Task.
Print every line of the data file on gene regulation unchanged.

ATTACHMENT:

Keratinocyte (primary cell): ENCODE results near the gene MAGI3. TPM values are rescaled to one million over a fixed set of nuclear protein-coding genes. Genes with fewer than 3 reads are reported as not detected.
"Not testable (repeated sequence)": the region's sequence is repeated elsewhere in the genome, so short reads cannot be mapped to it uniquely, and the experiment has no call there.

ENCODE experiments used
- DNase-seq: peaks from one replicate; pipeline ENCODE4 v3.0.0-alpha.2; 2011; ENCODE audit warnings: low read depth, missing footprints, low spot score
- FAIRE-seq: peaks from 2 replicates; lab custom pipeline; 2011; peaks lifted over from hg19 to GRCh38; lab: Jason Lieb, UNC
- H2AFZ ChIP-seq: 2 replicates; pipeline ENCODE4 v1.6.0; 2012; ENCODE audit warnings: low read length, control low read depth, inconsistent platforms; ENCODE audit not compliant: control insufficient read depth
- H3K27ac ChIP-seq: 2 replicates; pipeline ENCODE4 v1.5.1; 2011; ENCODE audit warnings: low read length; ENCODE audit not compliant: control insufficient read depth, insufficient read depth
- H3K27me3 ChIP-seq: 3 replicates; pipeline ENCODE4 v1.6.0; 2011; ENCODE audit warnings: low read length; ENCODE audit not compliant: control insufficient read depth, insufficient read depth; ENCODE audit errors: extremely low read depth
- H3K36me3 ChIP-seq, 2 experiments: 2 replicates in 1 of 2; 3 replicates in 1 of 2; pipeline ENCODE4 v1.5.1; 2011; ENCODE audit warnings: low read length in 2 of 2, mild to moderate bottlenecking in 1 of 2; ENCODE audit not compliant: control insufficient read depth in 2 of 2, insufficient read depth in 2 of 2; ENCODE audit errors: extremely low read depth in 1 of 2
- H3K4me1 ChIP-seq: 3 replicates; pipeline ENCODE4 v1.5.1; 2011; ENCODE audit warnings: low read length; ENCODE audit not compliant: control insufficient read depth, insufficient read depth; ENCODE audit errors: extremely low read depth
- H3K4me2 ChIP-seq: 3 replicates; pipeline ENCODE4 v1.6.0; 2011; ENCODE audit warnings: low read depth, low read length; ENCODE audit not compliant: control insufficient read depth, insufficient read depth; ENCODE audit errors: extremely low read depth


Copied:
Keratinocyte (primary cell): ENCODE results near the gene MAGI3. TPM values are rescaled to one million over a fixed set of nuclear protein-coding genes. Genes with fewer than 3 reads are reported as not detected.
"Not testable (repeated sequence)": the region's sequence is repeated elsewhere in the genome, so short reads cannot be mapped to it uniquely, and the experiment has no call there.

ENCODE experiments used
- DNase-seq: peaks from one replicate; pipeline ENCODE4 v3.0.0-alpha.2; 2011; ENCODE audit warnings: low read depth, missing footprints, low spot score
- FAIRE-seq: peaks from 2 replicates; lab custom pipeline; 2011; peaks lifted over from hg19 to GRCh38; lab: Jason Lieb, UNC
- H2AFZ ChIP-seq: 2 replicates; pipeline ENCODE4 v1.6.0; 2012; ENCODE audit warnings: low read length, control low read depth, inconsistent platforms; ENCODE audit not compliant: control insufficient read depth
- H3K27ac ChIP-seq: 2 replicates; pipeline ENCODE4 v1.5.1; 2011; ENCODE audit warnings: low read length; ENCODE audit not compliant: control insufficient read depth, insufficient read depth
- H3K27me3 ChIP-seq: 3 replicates; pipeline ENCODE4 v1.6.0; 2011; ENCODE audit warnings: low read length; ENCODE audit not compliant: control insufficient read depth, insufficient read depth; ENCODE audit errors: extremely low read depth
- H3K36me3 ChIP-seq, 2 experiments: 2 replicates in 1 of 2; 3 replicates in 1 of 2; pipeline ENCODE4 v1.5.1; 2011; ENCODE audit warnings: low read length in 2 of 2, mild to moderate bottlenecking in 1 of 2; ENCODE audit not compliant: control insufficient read depth in 2 of 2, insufficient read depth in 2 of 2; ENCODE audit errors: extremely low read depth in 1 of 2
- H3K4me1 ChIP-seq: 3 replicates; pipeline ENCODE4 v1.5.1; 2011; ENCODE audit warnings: low read length; ENCODE audit not compliant: control insufficient read depth, insufficient read depth; ENCODE audit errors: extremely low read depth
- H3K4me2 ChIP-seq: 3 replicates; pipeline ENCODE4 v1.6.0; 2011; ENCODE audit warnings: low read depth, low read length; ENCODE audit not compliant: control insufficient read depth, insufficient read depth; ENCODE audit errors: extremely low read depth